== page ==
For a Tuesday on a flight week, today was a very good day. Mother nature has treated us with a break in the monsoon season. Clear skies, fresh snow on the mountains, surely flight missions would follow.
It began with a phone call from re assigned flight reporter Dave (Kink) Kincaid. He reassigned duties keep him terrestrial. He now fronts a thing called "Where We Live" and today he sold the desk on the idea doing one from the air.
It has been said by someone when describing Vancouver, that you can ski, golf and then go for a sail in one's yacht all in a single day. Our mission, to show this from the sky.
As we took off to collect the orgasmic visuals for this piece. A call from the desk sent us in a different direction. A body found in Langley.
"We're on our way Gregg." I told the voice on the other end of the cell phone.
Actual news gathering is what we live for and this mission in Langley would fill the need for the "hard" news that the desk hungers for.
Peter my pilot for today, began to bring the turbine engine to life. I established contact with control room to determine which receive tower I would be linking with. Gregg breaks in on the radio and gives us an additional assignment. This one, a shooting in Surrey less than ten minutes old.
This would be a busy flight. We had a guest with us as well, Freelance CTV Writer Doug Murray. Doug also writes a blog called "Road Spill". Kinda funny now that I think of it, we had three "Murray's" on board.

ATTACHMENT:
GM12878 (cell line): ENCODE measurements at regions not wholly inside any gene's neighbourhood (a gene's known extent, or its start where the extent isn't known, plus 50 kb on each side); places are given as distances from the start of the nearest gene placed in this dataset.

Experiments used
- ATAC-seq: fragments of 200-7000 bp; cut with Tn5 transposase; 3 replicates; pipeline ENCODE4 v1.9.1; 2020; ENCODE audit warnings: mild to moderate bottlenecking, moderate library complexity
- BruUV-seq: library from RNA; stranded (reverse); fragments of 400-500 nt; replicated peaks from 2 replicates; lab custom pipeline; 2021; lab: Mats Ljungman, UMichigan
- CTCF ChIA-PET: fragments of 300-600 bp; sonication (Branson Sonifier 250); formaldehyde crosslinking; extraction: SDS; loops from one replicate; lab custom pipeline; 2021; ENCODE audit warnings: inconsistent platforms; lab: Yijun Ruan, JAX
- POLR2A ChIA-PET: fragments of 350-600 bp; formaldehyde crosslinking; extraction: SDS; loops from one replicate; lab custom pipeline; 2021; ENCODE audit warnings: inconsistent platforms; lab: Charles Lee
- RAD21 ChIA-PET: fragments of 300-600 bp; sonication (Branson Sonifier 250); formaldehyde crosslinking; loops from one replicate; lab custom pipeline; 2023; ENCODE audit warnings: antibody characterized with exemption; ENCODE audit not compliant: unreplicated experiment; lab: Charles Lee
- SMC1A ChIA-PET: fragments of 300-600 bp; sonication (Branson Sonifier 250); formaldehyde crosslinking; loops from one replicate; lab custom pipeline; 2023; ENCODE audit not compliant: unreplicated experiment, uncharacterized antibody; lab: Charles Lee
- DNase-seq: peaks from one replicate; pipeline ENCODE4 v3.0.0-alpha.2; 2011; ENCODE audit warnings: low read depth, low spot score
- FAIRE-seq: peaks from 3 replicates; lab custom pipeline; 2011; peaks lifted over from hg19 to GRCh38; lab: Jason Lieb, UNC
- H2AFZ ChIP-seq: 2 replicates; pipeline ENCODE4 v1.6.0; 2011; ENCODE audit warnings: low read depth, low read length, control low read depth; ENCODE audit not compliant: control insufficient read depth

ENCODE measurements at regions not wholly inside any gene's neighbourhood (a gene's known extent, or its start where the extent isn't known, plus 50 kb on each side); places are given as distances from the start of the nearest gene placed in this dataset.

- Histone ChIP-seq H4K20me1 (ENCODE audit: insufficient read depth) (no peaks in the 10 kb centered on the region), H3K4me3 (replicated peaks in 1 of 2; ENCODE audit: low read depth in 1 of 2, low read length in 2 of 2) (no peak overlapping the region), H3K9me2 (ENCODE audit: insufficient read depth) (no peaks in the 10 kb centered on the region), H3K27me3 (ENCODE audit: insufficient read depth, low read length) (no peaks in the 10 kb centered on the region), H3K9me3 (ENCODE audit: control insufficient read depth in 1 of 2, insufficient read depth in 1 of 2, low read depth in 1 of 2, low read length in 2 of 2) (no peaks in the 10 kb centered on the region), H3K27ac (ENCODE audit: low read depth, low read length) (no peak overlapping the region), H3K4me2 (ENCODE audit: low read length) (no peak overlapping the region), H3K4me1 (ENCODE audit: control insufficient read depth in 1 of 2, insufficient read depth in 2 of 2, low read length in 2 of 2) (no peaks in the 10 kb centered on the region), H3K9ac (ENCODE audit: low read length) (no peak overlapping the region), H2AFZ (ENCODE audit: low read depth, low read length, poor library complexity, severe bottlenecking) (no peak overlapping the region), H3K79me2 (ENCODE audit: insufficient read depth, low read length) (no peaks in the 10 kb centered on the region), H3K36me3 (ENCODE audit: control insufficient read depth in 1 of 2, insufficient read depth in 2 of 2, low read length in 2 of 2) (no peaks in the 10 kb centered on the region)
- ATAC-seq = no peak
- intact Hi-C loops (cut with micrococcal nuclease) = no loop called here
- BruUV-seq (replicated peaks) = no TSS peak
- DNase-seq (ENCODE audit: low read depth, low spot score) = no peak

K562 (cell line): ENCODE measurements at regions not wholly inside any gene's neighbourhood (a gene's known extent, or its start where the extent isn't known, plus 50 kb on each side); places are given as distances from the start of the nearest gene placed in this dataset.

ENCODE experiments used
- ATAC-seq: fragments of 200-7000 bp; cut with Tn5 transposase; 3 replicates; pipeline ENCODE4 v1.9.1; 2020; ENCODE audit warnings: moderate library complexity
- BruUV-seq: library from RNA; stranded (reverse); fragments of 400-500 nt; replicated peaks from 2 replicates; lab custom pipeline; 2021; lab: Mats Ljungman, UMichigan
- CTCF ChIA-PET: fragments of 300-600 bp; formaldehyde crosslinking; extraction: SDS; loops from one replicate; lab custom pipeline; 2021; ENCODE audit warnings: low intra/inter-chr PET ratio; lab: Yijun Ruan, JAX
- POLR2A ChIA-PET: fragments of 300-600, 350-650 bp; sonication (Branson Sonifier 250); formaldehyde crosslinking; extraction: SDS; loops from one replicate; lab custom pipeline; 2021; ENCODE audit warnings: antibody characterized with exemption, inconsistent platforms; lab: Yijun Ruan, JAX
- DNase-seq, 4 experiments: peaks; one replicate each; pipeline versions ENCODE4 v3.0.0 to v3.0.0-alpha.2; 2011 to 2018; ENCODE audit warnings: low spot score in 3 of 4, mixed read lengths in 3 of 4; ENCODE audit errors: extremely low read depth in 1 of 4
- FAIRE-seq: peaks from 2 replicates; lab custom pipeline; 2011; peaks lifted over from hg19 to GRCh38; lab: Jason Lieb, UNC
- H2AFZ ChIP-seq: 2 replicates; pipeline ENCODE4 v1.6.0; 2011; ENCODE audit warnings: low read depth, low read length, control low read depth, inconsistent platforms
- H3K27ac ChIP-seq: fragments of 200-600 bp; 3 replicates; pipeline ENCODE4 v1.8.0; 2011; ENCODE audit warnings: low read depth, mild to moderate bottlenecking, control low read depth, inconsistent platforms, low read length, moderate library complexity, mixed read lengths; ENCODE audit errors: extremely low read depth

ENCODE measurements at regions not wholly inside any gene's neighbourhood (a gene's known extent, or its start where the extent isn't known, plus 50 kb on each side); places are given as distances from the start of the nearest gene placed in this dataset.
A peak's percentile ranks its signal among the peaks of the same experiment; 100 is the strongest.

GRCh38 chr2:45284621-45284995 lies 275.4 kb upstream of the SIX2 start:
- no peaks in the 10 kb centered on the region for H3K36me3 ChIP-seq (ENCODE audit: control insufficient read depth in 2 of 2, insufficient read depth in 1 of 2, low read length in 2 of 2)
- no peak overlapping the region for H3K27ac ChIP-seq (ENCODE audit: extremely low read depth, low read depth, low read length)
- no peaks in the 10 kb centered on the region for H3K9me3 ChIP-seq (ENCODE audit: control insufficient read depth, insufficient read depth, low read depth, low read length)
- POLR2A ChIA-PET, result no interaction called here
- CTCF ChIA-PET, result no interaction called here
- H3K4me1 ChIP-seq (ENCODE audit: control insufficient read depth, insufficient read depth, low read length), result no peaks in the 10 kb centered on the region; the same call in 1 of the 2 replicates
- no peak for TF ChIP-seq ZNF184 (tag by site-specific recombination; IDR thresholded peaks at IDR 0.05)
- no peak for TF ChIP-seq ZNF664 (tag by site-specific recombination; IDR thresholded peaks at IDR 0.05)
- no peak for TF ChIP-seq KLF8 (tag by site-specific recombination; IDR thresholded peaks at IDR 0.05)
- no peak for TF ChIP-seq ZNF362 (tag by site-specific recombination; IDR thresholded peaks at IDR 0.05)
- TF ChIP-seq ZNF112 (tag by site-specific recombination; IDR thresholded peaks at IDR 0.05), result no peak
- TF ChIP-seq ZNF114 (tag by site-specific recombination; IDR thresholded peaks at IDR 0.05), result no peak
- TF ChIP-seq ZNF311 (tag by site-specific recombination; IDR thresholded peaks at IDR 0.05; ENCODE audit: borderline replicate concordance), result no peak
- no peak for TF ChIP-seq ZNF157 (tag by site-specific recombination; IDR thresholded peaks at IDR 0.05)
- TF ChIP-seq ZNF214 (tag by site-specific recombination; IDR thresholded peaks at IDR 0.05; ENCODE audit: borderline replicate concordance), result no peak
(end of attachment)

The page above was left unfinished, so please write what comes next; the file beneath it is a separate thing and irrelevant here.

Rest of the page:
We flew to both scenes, collected the shots that were needed and then proceeded to collect shots for Kink's story. Yes siree Bob, we got in some quality mountain flying. Hikers atop Mount Seymour, back country skiers, snow covered mountains that look like ice cream cones. It was soulful.
Our flight took us over to Grouse Mountain. I shot some skaters outside on a frozen pond. Onto Cypress Bowl, a reveal shot from the mountains to the bright blue waters of Howe Sound and a BC Ferry making the turn into Horse Shoe Bay. Peter spotted some folk enjoying a picnic on the rocks overlooking Point Atkinson. And finally shots of pleasure craft maneuvering into docks at Granville Island.
It had been a busy flight. So much so that I did not have a chance to get out the D-80 and fire off a frame or two.
A call from Kink when we were back on the ground had me run through what I had shot for him.
"Murman, what will my closing shot be?" he asked.
Just then I remembered that we had a wonderful full moon rise last evening at around 4 :20.
"How bout I shoot the moon rise tonight from the air?" I sold him on the idea.
We took off at about 4:50 and headed out for the money shot. I had my eyes and lens pointed at the North East looking for a bright disc rising. Surely it would be up very soon. The flight continued. We orbited over the waters of English Bay waiting.
I was only give a small flight window to make this happen. I shot the sun set, just in case I botched the timing of the moonrise. As I looked at my watch, time was running out. Not even a glimpse of a bright object resembling a moon. We headed back to base and set the machine down. As we powered down machine, my cell rings. It's Kink.
"How is it that the United States lands a man on the Moon, and YOU can't find it?" he mocks.
I begin to explain that I had a backup shot and whine about not being able to time a moon rise. Kink laughs at what a failure the idea had become. Just at that moment, I look out my window toward the north shore mountains, and low and behold, a sliver of bright silver moon rising over the ridge. I quickly re establish our microwave link and shoot the freakin' thing from the aircraft dolly with the FLIR. It appears I have wrestled victory from the jaws of defeat.
It was orgasmic.